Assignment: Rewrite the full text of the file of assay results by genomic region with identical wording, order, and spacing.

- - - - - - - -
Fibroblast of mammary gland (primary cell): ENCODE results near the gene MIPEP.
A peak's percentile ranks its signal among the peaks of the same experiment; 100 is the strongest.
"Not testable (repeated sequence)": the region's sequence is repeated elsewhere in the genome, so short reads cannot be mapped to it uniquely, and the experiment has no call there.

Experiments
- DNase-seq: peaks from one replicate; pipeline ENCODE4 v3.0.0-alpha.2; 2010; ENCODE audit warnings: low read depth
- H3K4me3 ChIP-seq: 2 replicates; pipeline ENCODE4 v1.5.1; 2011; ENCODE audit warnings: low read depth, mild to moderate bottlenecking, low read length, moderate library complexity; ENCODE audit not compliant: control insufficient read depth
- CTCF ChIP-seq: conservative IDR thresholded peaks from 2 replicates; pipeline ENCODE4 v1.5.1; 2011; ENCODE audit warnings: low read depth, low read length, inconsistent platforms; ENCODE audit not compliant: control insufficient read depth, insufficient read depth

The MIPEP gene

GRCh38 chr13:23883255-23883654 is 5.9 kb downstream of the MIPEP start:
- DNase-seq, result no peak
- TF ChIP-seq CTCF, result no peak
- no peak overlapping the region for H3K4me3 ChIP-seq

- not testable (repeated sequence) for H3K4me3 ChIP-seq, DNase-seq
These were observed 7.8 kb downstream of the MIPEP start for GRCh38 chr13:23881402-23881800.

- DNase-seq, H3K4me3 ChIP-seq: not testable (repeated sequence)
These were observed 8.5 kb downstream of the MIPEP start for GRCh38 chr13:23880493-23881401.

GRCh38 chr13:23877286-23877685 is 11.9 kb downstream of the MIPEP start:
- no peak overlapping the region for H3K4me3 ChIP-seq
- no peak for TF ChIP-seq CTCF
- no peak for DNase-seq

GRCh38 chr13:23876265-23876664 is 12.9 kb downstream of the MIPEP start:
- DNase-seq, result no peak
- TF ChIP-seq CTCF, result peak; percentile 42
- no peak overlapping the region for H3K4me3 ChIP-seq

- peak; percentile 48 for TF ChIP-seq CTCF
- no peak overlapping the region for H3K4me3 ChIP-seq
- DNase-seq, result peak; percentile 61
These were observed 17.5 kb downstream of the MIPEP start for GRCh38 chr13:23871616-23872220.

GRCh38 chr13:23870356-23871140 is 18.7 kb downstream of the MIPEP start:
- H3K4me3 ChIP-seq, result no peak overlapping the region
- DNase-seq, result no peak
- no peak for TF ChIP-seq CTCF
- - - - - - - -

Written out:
Fibroblast of mammary gland (primary cell): ENCODE results near the gene MIPEP.
A peak's percentile ranks its signal among the peaks of the same experiment; 100 is the strongest.
"Not testable (repeated sequence)": the region's sequence is repeated elsewhere in the genome, so short reads cannot be mapped to it uniquely, and the experiment has no call there.

Experiments
- DNase-seq: peaks from one replicate; pipeline ENCODE4 v3.0.0-alpha.2; 2010; ENCODE audit warnings: low read depth
- H3K4me3 ChIP-seq: 2 replicates; pipeline ENCODE4 v1.5.1; 2011; ENCODE audit warnings: low read depth, mild to moderate bottlenecking, low read length, moderate library complexity; ENCODE audit not compliant: control insufficient read depth
- CTCF ChIP-seq: conservative IDR thresholded peaks from 2 replicates; pipeline ENCODE4 v1.5.1; 2011; ENCODE audit warnings: low read depth, low read length, inconsistent platforms; ENCODE audit not compliant: control insufficient read depth, insufficient read depth

The MIPEP gene

GRCh38 chr13:23883255-23883654 is 5.9 kb downstream of the MIPEP start:
- DNase-seq, result no peak
- TF ChIP-seq CTCF, result no peak
- no peak overlapping the region for H3K4me3 ChIP-seq

- not testable (repeated sequence) for H3K4me3 ChIP-seq, DNase-seq
These were observed 7.8 kb downstream of the MIPEP start for GRCh38 chr13:23881402-23881800.

- DNase-seq, H3K4me3 ChIP-seq: not testable (repeated sequence)
These were observed 8.5 kb downstream of the MIPEP start for GRCh38 chr13:23880493-23881401.

GRCh38 chr13:23877286-23877685 is 11.9 kb downstream of the MIPEP start:
- no peak overlapping the region for H3K4me3 ChIP-seq
- no peak for TF ChIP-seq CTCF
- no peak for DNase-seq

GRCh38 chr13:23876265-23876664 is 12.9 kb downstream of the MIPEP start:
- DNase-seq, result no peak
- TF ChIP-seq CTCF, result peak; percentile 42
- no peak overlapping the region for H3K4me3 ChIP-seq

- peak; percentile 48 for TF ChIP-seq CTCF
- no peak overlapping the region for H3K4me3 ChIP-seq
- DNase-seq, result peak; percentile 61
These were observed 17.5 kb downstream of the MIPEP start for GRCh38 chr13:23871616-23872220.

GRCh38 chr13:23870356-23871140 is 18.7 kb downstream of the MIPEP start:
- H3K4me3 ChIP-seq, result no peak overlapping the region
- DNase-seq, result no peak
- no peak for TF ChIP-seq CTCF